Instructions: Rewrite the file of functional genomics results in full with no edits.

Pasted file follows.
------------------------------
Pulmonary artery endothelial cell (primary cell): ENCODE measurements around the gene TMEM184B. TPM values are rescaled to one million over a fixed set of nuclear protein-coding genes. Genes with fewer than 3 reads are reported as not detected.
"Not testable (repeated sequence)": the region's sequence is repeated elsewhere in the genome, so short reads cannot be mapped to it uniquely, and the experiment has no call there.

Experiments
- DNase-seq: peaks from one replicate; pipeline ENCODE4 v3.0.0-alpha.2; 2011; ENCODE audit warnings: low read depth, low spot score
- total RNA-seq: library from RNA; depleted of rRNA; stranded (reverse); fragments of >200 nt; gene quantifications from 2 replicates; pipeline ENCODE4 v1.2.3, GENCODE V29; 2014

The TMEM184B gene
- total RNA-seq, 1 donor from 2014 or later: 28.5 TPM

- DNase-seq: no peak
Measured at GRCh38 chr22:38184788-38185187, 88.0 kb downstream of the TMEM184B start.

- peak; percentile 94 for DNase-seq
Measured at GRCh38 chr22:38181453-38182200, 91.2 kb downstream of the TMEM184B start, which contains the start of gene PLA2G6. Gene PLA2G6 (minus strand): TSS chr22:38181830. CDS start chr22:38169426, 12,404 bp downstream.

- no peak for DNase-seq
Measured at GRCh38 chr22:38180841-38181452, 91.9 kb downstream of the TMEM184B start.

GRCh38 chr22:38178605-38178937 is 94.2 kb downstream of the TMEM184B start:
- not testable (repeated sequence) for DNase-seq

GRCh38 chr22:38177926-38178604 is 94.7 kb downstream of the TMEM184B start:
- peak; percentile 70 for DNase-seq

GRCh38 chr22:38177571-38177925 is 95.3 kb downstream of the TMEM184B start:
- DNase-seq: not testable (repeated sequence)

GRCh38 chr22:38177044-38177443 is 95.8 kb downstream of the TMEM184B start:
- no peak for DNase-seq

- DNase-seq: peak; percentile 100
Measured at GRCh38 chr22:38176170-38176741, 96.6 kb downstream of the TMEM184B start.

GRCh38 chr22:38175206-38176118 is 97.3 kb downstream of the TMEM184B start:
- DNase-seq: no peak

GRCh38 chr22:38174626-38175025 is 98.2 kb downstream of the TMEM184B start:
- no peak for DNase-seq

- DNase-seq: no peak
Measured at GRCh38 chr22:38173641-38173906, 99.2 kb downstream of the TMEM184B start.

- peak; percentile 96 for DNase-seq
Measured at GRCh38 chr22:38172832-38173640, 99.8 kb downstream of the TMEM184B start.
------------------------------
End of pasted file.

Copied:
Pulmonary artery endothelial cell (primary cell): ENCODE measurements around the gene TMEM184B. TPM values are rescaled to one million over a fixed set of nuclear protein-coding genes. Genes with fewer than 3 reads are reported as not detected.
"Not testable (repeated sequence)": the region's sequence is repeated elsewhere in the genome, so short reads cannot be mapped to it uniquely, and the experiment has no call there.

Experiments
- DNase-seq: peaks from one replicate; pipeline ENCODE4 v3.0.0-alpha.2; 2011; ENCODE audit warnings: low read depth, low spot score
- total RNA-seq: library from RNA; depleted of rRNA; stranded (reverse); fragments of >200 nt; gene quantifications from 2 replicates; pipeline ENCODE4 v1.2.3, GENCODE V29; 2014

The TMEM184B gene
- total RNA-seq, 1 donor from 2014 or later: 28.5 TPM

- DNase-seq: no peak
Measured at GRCh38 chr22:38184788-38185187, 88.0 kb downstream of the TMEM184B start.

- peak; percentile 94 for DNase-seq
Measured at GRCh38 chr22:38181453-38182200, 91.2 kb downstream of the TMEM184B start, which contains the start of gene PLA2G6. Gene PLA2G6 (minus strand): TSS chr22:38181830. CDS start chr22:38169426, 12,404 bp downstream.

- no peak for DNase-seq
Measured at GRCh38 chr22:38180841-38181452, 91.9 kb downstream of the TMEM184B start.

GRCh38 chr22:38178605-38178937 is 94.2 kb downstream of the TMEM184B start:
- not testable (repeated sequence) for DNase-seq

GRCh38 chr22:38177926-38178604 is 94.7 kb downstream of the TMEM184B start:
- peak; percentile 70 for DNase-seq

GRCh38 chr22:38177571-38177925 is 95.3 kb downstream of the TMEM184B start:
- DNase-seq: not testable (repeated sequence)

GRCh38 chr22:38177044-38177443 is 95.8 kb downstream of the TMEM184B start:
- no peak for DNase-seq

- DNase-seq: peak; percentile 100
Measured at GRCh38 chr22:38176170-38176741, 96.6 kb downstream of the TMEM184B start.

GRCh38 chr22:38175206-38176118 is 97.3 kb downstream of the TMEM184B start:
- DNase-seq: no peak

GRCh38 chr22:38174626-38175025 is 98.2 kb downstream of the TMEM184B start:
- no peak for DNase-seq

- DNase-seq: no peak
Measured at GRCh38 chr22:38173641-38173906, 99.2 kb downstream of the TMEM184B start.

- peak; percentile 96 for DNase-seq
Measured at GRCh38 chr22:38172832-38173640, 99.8 kb downstream of the TMEM184B start.